The Ombudsman’s inquiry team examined unredacted copies of the documents in question and found that the redacted parts contain the Council’s negotiating strategy - its ’red lines’, points where it could be flexible and the Council’s fall-back options - in ongoing negotiations with Parliament. The inquiry team confirmed that these redacted parts have not been shared with Parliament.

The Ombudsman acknowledges that releasing details on the Council’s negotiating strategy, when no provisional agreement on the relevant parts of the draft legislative text has been reached, could seriously undermine its negotiating position. The Ombudsman therefore takes the view that there is a duly justified case to refuse access to the redacted text at this stage in the negotiations. However, once provisional compromises are found in trilogue meetings, the relevant parts of the documents could be disclosed.

In the course of the inquiry, the Council provided the Ombudsman with three additional documents, which it had shared with Parliament ahead of the first, second and third trilogue on this file. The Ombudsman’s inquiry team examined these additional documents and found that they contain the provisional compromises found between the co-legislators, as well as the evolving positions, proposals and comments of the three institutions in relation to those parts of the legislative text on which no agreement has yet been found. In line with recent case-law of the General Court, these are trilogue documents that should be made public upon request, so as to enable the public to participate in trilogue negotiations and to influence the legislative process at this crucial stage.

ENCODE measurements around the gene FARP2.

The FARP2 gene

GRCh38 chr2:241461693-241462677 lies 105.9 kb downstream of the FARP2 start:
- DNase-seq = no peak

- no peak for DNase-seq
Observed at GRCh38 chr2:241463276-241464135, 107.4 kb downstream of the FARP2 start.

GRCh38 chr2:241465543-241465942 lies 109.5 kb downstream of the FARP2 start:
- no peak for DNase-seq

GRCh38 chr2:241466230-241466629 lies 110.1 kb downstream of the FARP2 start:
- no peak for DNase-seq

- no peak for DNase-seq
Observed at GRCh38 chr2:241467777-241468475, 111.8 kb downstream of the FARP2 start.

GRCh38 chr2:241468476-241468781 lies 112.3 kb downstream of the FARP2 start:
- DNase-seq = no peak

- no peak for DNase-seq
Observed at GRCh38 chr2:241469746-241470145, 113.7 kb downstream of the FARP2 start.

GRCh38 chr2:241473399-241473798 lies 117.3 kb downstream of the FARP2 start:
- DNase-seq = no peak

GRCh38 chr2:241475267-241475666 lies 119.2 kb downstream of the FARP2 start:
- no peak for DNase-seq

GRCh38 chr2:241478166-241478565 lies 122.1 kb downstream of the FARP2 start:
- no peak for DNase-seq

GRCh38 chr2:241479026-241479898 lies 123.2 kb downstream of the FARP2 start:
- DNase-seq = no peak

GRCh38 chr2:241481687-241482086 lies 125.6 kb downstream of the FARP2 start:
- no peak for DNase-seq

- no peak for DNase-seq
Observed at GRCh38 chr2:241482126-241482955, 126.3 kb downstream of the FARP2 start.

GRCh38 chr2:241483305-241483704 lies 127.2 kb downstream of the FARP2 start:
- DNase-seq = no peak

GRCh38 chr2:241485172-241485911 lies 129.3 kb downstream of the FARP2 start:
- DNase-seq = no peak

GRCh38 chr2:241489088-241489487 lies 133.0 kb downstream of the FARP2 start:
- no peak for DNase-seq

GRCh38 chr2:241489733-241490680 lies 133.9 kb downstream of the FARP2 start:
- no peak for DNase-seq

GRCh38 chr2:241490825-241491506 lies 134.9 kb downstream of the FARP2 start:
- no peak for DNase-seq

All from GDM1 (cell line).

As the complainant’s access request covered all documents related to the ongoing trilogue negotiations on motor vehicle emissions, the Ombudsman proposes that the Council now identifies the three additional documents as falling within the scope of the complainant’s request and, in line with the General Court’s case-law, fully discloses them.

Decision in case 311/2021/TE on the Innovation and Networks Executive Agency's refusal to grant public access to a cost-benefit analysis concerning the Brenner tunnel project

Wednesday | 02 June 2021

The case concerned the Innovation and Networks Executive Agency's (INEA) refusal to grant public access to a cost-benefit analysis of the Brenner tunnel project. INEA took the view that the document’s disclosure would harm the commercial interests of the company implementing the project.